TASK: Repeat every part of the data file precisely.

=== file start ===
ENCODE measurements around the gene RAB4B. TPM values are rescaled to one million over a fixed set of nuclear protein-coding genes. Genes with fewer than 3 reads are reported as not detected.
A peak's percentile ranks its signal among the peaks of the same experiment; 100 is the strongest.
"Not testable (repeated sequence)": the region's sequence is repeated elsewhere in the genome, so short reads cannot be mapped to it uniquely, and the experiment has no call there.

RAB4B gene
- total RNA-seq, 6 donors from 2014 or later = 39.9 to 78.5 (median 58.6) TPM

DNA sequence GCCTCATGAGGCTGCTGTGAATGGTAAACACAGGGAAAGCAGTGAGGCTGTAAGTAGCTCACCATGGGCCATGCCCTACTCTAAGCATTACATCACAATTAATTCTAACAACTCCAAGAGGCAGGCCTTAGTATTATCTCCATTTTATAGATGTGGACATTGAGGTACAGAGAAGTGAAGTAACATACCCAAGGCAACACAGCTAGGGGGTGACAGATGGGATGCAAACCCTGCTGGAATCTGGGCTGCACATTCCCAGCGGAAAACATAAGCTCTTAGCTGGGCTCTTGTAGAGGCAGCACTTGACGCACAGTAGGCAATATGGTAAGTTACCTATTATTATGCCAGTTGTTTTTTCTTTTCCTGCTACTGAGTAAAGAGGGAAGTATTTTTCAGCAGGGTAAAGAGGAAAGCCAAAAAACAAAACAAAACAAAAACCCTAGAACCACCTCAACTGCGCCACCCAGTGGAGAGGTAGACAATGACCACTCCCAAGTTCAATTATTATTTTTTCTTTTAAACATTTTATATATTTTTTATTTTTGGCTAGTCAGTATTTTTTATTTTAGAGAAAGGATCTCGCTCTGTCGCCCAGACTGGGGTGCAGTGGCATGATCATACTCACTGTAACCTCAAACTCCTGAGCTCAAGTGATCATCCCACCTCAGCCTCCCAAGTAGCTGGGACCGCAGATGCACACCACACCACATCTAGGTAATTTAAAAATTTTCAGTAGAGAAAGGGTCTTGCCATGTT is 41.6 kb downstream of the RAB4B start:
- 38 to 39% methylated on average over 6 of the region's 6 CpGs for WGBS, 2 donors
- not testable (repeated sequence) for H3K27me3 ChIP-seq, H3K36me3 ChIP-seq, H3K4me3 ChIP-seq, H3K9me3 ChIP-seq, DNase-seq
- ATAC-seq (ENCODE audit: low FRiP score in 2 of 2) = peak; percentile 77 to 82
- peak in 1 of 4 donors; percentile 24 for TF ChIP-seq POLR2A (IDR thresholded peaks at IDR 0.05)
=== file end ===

ENCODE measurements around the gene RAB4B. TPM values are rescaled to one million over a fixed set of nuclear protein-coding genes. Genes with fewer than 3 reads are reported as not detected.
A peak's percentile ranks its signal among the peaks of the same experiment; 100 is the strongest.
"Not testable (repeated sequence)": the region's sequence is repeated elsewhere in the genome, so short reads cannot be mapped to it uniquely, and the experiment has no call there.

RAB4B gene
- total RNA-seq, 6 donors from 2014 or later = 39.9 to 78.5 (median 58.6) TPM

DNA sequence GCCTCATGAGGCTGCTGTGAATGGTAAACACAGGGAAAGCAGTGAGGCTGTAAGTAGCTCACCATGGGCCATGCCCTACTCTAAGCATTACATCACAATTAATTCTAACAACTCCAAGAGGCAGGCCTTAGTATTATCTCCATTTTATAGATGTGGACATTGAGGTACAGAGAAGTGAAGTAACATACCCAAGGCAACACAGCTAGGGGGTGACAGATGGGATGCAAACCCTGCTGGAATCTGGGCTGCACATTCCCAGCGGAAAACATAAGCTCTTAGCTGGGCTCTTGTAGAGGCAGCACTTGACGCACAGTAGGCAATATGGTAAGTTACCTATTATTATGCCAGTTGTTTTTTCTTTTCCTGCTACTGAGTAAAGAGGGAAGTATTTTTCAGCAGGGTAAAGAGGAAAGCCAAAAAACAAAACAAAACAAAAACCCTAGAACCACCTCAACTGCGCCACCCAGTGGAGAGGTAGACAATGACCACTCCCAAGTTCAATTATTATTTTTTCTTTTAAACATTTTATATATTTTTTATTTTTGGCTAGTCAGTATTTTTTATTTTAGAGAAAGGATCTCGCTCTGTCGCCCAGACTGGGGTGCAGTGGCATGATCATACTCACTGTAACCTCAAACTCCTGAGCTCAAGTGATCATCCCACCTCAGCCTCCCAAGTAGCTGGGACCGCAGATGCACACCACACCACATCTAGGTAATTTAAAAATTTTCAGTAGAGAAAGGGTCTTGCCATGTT is 41.6 kb downstream of the RAB4B start:
- 38 to 39% methylated on average over 6 of the region's 6 CpGs for WGBS, 2 donors
- not testable (repeated sequence) for H3K27me3 ChIP-seq, H3K36me3 ChIP-seq, H3K4me3 ChIP-seq, H3K9me3 ChIP-seq, DNase-seq
- ATAC-seq (ENCODE audit: low FRiP score in 2 of 2) = peak; percentile 77 to 82
- peak in 1 of 4 donors; percentile 24 for TF ChIP-seq POLR2A (IDR thresholded peaks at IDR 0.05)